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Surgery. 1988 Dec;104(6):977-84.

The nonrecurrent inferior laryngeal nerve: review of 33 cases, including two on the left side.

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  • 1Department of Endocrine Surgery, University Hospital de la Timone, Marseille, France.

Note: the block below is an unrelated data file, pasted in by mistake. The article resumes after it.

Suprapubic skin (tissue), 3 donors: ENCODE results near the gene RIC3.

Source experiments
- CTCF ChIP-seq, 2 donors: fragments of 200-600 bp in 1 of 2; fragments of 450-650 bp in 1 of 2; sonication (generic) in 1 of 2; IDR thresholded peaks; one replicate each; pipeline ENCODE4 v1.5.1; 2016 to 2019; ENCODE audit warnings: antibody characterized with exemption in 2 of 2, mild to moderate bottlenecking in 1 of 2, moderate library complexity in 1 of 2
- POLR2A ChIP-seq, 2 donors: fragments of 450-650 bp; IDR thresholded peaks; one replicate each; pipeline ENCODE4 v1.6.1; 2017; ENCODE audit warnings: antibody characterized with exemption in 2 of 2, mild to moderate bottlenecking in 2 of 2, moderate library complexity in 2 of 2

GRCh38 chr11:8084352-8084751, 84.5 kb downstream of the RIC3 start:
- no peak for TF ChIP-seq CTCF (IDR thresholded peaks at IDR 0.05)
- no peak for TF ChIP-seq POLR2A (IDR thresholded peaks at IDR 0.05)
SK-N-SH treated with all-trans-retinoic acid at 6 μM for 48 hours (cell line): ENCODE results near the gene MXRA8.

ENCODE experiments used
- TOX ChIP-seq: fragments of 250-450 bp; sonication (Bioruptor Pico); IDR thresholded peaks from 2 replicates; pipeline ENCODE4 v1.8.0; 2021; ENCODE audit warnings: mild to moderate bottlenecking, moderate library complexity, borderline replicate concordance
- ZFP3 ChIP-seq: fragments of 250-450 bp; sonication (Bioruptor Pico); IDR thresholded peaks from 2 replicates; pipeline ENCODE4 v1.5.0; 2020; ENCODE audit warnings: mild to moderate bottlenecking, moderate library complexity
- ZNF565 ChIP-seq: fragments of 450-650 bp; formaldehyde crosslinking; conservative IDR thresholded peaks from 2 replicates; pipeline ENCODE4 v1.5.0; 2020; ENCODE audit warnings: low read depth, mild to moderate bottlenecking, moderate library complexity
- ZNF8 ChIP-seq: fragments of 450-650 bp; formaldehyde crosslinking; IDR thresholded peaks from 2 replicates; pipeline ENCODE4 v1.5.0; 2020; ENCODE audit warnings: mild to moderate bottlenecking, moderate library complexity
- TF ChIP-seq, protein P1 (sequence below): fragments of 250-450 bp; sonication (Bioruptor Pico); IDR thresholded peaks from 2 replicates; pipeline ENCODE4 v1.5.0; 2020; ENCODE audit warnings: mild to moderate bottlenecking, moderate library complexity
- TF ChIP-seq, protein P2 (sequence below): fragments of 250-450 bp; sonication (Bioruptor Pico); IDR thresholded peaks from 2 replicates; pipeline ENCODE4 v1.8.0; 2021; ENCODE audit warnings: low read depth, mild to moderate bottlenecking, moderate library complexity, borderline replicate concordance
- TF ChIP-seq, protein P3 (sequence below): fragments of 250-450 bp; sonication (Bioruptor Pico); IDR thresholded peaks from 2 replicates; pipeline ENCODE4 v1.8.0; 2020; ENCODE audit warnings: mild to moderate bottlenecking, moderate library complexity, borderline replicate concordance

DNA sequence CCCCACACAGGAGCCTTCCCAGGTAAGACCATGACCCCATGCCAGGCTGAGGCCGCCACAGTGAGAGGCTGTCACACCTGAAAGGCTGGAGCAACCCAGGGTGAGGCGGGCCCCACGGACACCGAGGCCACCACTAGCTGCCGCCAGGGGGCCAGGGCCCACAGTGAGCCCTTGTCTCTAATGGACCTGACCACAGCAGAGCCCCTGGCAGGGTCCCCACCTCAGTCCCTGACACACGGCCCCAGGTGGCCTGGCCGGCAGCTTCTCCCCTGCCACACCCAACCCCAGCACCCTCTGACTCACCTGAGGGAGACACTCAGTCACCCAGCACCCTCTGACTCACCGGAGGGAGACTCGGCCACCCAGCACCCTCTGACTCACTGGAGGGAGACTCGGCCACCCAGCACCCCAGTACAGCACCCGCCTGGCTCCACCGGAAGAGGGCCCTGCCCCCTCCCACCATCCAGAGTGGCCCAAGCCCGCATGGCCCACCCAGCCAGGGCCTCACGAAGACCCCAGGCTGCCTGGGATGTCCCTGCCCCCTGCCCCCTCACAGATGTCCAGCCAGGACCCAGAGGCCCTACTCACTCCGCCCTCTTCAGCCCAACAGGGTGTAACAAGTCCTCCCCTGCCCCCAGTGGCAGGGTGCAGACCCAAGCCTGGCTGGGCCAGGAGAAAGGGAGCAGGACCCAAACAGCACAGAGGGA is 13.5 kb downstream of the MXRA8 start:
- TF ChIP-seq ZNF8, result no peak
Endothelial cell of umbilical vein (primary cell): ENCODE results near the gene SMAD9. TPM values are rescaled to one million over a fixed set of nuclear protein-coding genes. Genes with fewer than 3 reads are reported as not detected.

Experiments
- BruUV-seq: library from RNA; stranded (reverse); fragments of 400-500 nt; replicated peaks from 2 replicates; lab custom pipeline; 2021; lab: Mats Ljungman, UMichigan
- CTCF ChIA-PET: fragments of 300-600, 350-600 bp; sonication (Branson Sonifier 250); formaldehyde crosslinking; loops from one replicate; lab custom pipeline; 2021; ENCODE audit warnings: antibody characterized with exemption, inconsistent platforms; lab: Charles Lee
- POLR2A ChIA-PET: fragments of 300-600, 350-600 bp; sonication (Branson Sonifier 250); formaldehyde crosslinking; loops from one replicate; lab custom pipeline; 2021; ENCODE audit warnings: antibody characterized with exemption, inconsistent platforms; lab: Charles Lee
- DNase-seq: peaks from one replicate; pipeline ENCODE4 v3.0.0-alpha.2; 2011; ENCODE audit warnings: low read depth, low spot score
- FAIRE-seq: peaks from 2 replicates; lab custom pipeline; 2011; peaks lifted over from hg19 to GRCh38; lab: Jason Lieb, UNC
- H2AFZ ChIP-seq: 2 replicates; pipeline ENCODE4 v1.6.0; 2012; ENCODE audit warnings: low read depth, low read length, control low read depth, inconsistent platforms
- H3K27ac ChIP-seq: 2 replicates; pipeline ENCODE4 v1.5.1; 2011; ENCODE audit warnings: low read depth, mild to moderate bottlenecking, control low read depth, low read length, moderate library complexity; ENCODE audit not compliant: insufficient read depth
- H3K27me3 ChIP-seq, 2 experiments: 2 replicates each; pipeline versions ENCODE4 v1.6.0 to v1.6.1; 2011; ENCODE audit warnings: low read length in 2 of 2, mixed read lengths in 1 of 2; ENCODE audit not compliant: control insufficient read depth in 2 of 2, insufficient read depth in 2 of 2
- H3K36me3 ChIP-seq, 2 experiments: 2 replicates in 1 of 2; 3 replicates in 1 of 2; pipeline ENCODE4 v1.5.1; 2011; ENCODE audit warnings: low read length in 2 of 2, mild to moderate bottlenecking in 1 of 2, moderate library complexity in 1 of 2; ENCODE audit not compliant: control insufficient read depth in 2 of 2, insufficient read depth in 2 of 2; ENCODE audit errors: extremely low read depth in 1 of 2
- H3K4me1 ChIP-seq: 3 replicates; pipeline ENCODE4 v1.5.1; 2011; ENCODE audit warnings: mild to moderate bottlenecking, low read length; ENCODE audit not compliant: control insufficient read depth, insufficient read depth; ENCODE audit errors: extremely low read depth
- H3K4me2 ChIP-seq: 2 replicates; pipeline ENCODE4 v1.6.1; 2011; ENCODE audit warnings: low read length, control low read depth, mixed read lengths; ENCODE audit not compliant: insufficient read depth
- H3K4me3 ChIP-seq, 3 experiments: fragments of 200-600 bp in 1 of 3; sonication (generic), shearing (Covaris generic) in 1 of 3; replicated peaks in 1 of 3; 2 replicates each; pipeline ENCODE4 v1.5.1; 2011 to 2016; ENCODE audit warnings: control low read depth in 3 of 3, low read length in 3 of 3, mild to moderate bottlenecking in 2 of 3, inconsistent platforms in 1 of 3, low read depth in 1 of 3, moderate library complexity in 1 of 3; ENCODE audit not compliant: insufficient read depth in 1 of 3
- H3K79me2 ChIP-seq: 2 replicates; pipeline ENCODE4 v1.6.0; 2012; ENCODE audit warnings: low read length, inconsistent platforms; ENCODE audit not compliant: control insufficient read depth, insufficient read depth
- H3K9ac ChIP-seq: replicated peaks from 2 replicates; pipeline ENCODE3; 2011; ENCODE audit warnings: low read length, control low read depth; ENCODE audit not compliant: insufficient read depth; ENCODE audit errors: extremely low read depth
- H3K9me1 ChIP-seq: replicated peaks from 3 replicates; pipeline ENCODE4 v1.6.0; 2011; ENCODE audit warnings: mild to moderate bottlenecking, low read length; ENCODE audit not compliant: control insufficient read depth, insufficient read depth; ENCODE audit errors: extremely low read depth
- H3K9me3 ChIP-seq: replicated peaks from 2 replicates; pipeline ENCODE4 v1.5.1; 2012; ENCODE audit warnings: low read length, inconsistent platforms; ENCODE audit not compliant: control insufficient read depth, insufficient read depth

In 6307 cervicotomies for thyroid and parathyroid excision, 33 cases of nonrecurrent inferior laryngeal nerve were identified (0.52%). The anomaly was observed in 31 cases from 4921 dissections on the right side (0.63%) and in two cases from 4673 dissections on the left side (0.04%). Of the 31 patients who were initially seen with this anomaly on the right side, no innominate (brachiocephalic) artery was found; the right common carotid artery was arising directly from the aortic arch. The aberrant subclavian artery could always be felt against the vertebral column behind the esophagus. The two patients with the anomaly on the left side had a right aortic arch associated with situs inversus viscerum. In one case of invasive thyroid carcinoma, the nerve had to be sacrificed. In all of the other patients, postoperative laryngoscopic findings were normal. The nervous anomaly was of vascular anomaly origin in all cases. Predisposing factors for its onset during aortic arch development are discussed. Before surgical treatment, the diagnosis may only be made if vascular anomaly is suspected. Impairment of swallowing is the only clinical symptom to be looked for. The retroesophageal subclavian artery may be detected on chest x-ray films (20%) or by the compression and distortion of the esophagus shown during barium swallow tests (97%). Although rare on the right side and exceptional on the left, an aberrant nonrecurrent pathway for the inferior laryngeal nerve represents a major surgical risk. This is an additional argument in favor of systematic dissection of the inferior laryngeal nerve during thyroid or parathyroid excision.

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